Collagen and fibronectin matrices are known to stimulate migration of microvascular endothelial cells and the process of tubulogenesis, but the physical, chemical, and topographical cues for directed vessel formation have yet to be determined. In this study, growth, migration, elongation, and tube formation of human lymphatic microvascular endothelial cells (LECs) were investigated on electrospun poly(d,l-lactic-co-glycolic acid) (PLGA) and poly(l-lactic-co-d-lactic acid) (PLDL) nanofiber-coated substrates, and correlated with fiber density and diameter. Directed migration of LECs was observed in the presence of aligned nanofibers, whereas random fiber alignment slowed down migration and growth of LECs. Cell guidance was significantly enhanced in the presence of more hydrophobic PLDL polymer nanofibers compared to PLGA (10:90). Subsequent experiments with tube-forming assays reveal the ability of resorbable hydrophobic nanofibers >300 nm in diameter to promote cell guidance in collagen gels without direct cell–fiber contact, in contrast to the previously reported contact-guidance phenomena. Our results show that endothelial cell guidance is possible within nanofiber/collagen–gel constructs that mimic the native extracellular matrix in terms of size and orientation of fibrillar components.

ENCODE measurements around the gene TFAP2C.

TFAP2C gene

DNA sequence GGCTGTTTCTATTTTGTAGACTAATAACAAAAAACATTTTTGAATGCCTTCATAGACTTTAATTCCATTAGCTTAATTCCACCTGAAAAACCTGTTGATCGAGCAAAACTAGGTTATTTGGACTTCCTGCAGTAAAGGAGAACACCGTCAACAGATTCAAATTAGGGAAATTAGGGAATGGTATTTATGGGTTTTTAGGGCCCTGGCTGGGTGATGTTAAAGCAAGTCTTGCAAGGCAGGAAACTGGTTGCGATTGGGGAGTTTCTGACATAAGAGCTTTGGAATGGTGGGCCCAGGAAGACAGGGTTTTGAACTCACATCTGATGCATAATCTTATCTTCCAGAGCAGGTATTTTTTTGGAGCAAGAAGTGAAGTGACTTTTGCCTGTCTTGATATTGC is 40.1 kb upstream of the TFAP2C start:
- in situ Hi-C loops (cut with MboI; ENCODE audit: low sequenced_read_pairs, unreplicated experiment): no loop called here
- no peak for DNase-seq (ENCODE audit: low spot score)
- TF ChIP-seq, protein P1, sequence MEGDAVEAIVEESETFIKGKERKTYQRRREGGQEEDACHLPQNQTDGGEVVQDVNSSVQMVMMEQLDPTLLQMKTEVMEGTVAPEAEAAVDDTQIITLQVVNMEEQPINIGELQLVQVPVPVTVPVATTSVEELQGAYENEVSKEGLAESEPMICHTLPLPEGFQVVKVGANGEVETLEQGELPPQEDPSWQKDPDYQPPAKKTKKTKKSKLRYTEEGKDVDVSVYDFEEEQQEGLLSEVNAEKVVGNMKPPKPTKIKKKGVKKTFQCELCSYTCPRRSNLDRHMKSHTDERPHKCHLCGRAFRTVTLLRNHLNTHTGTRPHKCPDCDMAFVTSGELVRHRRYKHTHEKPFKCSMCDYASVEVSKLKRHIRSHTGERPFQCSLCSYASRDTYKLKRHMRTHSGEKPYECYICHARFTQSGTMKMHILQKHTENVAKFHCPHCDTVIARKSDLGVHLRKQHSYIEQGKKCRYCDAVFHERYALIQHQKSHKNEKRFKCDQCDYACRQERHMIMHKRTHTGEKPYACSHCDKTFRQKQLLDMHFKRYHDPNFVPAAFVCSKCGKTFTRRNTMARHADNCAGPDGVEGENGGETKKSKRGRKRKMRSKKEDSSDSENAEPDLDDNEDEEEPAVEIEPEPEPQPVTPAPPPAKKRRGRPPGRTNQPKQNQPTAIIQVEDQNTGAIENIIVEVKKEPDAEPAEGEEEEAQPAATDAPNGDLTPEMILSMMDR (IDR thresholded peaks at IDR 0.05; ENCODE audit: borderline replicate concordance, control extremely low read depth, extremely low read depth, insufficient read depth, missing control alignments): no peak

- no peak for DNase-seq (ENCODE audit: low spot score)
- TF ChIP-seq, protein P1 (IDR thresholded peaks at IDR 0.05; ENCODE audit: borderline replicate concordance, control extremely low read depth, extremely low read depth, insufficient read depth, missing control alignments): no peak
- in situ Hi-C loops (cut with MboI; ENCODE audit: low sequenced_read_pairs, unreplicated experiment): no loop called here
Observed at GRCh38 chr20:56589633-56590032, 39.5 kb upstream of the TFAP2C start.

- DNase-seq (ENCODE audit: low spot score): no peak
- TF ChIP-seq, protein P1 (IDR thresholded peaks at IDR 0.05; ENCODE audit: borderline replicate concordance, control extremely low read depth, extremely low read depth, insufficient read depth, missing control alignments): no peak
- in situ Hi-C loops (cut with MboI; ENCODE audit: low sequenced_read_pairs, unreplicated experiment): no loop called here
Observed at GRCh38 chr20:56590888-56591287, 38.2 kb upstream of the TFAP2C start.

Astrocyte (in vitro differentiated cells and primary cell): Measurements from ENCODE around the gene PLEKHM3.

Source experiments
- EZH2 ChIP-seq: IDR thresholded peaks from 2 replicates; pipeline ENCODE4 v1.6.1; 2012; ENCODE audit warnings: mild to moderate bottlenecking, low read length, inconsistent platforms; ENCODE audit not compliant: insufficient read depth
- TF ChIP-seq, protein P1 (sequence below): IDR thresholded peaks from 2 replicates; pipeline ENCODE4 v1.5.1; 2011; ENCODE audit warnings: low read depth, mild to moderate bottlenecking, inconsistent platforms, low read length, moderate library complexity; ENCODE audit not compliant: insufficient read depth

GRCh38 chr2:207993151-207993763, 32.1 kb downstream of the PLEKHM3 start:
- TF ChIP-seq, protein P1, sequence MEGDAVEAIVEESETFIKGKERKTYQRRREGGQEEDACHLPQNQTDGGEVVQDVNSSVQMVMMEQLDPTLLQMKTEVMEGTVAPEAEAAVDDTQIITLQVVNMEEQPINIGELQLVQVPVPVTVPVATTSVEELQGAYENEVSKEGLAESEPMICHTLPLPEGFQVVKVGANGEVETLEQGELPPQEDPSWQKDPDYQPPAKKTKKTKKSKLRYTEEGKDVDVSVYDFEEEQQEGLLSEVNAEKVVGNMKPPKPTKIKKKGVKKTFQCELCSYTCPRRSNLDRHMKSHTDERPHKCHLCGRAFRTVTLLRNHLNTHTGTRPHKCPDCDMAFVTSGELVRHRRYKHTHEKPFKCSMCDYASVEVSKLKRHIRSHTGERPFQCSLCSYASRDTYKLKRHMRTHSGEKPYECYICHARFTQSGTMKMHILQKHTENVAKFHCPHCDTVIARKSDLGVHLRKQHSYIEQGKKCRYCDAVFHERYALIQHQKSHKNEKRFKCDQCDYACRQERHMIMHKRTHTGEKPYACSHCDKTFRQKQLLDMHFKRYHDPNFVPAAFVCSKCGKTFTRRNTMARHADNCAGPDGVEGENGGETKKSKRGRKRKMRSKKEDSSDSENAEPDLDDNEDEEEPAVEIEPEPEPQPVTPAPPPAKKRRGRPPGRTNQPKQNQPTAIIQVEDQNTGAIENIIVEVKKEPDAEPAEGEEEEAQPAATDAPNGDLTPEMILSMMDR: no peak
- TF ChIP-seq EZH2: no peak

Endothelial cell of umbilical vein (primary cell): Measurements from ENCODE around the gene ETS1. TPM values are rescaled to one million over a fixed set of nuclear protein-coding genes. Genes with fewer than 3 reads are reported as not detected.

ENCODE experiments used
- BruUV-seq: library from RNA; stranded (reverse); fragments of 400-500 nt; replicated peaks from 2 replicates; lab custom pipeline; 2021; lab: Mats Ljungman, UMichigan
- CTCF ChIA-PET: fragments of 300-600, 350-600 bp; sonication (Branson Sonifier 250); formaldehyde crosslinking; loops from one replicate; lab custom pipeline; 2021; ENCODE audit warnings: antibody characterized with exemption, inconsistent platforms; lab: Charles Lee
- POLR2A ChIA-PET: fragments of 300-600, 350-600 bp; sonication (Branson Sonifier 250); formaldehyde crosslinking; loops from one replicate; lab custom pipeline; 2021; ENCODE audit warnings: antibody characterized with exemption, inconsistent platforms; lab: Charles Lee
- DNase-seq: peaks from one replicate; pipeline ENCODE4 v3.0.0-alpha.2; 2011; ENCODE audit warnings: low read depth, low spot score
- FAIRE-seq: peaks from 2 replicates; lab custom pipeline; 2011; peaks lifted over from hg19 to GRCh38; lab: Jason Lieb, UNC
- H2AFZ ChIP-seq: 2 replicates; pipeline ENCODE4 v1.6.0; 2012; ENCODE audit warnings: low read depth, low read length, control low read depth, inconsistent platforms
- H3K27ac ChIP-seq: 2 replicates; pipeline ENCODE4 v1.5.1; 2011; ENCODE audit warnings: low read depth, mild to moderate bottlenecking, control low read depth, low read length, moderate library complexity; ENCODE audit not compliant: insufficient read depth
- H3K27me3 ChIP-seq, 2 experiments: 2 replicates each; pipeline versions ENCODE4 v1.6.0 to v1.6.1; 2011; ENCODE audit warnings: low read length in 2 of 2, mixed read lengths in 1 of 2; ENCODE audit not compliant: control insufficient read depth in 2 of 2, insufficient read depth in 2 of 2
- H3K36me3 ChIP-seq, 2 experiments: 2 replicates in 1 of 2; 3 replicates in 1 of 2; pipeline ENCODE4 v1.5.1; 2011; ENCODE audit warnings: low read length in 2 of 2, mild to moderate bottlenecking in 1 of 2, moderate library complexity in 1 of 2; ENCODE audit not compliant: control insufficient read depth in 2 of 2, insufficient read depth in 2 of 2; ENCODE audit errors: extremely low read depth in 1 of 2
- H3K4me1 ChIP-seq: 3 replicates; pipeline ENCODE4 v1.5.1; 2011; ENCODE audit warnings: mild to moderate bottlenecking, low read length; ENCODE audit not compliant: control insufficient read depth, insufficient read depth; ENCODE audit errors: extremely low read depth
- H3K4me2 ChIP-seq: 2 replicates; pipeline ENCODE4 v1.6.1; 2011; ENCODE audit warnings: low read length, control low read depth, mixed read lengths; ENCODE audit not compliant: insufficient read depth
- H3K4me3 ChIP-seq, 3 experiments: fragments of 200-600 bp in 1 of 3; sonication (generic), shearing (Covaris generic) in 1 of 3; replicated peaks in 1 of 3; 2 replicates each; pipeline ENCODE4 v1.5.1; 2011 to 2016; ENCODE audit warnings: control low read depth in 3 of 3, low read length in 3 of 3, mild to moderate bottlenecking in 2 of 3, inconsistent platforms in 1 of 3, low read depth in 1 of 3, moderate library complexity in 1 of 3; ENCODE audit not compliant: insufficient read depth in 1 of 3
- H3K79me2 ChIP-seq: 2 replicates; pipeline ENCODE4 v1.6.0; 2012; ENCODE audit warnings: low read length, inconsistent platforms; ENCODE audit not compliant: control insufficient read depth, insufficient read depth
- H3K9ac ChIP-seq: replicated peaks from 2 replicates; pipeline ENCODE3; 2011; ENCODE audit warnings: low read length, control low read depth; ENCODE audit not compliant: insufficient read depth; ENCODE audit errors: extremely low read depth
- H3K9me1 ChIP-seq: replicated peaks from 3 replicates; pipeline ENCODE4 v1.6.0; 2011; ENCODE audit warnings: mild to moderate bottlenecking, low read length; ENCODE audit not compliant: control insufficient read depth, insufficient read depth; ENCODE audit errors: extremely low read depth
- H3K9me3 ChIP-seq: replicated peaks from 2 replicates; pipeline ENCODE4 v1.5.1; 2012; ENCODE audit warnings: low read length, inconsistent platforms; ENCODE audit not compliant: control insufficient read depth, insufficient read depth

- lymphatic endothelial cells
- contact guidance
- tubule formation
Laco, F., Grant, M., & Black, R. A. (2013). Collagen–nanofiber hydrogel composites promote contact guidance of human lymphatic microvascular endothelial cells and directed capillary tube formation. Journal of Biomedical Materials Research Part A, 101A(6), 1787–1799. https://doi.org/10.1002/jbm.a.34468